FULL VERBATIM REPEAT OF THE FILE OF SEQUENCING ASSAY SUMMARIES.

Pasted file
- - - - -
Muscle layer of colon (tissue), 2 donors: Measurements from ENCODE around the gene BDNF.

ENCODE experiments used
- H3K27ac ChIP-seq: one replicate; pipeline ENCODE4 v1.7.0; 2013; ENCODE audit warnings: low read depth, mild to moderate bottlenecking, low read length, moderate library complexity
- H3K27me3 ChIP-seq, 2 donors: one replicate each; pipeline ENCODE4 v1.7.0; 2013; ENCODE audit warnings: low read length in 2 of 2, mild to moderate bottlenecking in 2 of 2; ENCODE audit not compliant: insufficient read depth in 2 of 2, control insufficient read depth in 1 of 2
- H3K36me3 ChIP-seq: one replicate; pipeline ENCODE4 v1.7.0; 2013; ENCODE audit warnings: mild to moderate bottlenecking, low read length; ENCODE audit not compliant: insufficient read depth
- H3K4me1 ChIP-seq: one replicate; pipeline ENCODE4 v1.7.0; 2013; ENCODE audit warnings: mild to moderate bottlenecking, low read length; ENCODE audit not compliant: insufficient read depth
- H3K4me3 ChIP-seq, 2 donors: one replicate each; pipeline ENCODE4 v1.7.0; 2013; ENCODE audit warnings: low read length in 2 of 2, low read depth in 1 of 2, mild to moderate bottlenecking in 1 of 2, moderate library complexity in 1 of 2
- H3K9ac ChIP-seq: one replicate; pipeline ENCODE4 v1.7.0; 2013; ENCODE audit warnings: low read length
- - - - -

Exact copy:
Muscle layer of colon (tissue), 2 donors: Measurements from ENCODE around the gene BDNF.

ENCODE experiments used
- H3K27ac ChIP-seq: one replicate; pipeline ENCODE4 v1.7.0; 2013; ENCODE audit warnings: low read depth, mild to moderate bottlenecking, low read length, moderate library complexity
- H3K27me3 ChIP-seq, 2 donors: one replicate each; pipeline ENCODE4 v1.7.0; 2013; ENCODE audit warnings: low read length in 2 of 2, mild to moderate bottlenecking in 2 of 2; ENCODE audit not compliant: insufficient read depth in 2 of 2, control insufficient read depth in 1 of 2
- H3K36me3 ChIP-seq: one replicate; pipeline ENCODE4 v1.7.0; 2013; ENCODE audit warnings: mild to moderate bottlenecking, low read length; ENCODE audit not compliant: insufficient read depth
- H3K4me1 ChIP-seq: one replicate; pipeline ENCODE4 v1.7.0; 2013; ENCODE audit warnings: mild to moderate bottlenecking, low read length; ENCODE audit not compliant: insufficient read depth
- H3K4me3 ChIP-seq, 2 donors: one replicate each; pipeline ENCODE4 v1.7.0; 2013; ENCODE audit warnings: low read length in 2 of 2, low read depth in 1 of 2, mild to moderate bottlenecking in 1 of 2, moderate library complexity in 1 of 2
- H3K9ac ChIP-seq: one replicate; pipeline ENCODE4 v1.7.0; 2013; ENCODE audit warnings: low read length